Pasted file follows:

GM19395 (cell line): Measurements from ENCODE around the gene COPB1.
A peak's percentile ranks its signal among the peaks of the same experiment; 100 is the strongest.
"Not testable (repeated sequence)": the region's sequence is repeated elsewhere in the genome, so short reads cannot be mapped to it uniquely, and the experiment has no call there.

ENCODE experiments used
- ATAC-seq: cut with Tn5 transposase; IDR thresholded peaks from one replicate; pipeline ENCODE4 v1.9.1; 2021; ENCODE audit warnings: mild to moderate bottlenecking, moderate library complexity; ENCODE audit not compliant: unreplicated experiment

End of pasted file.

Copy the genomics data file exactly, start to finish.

GM19395 (cell line): Measurements from ENCODE around the gene COPB1.
A peak's percentile ranks its signal among the peaks of the same experiment; 100 is the strongest.
"Not testable (repeated sequence)": the region's sequence is repeated elsewhere in the genome, so short reads cannot be mapped to it uniquely, and the experiment has no call there.

ENCODE experiments used
- ATAC-seq: cut with Tn5 transposase; IDR thresholded peaks from one replicate; pipeline ENCODE4 v1.9.1; 2021; ENCODE audit warnings: mild to moderate bottlenecking, moderate library complexity; ENCODE audit not compliant: unreplicated experiment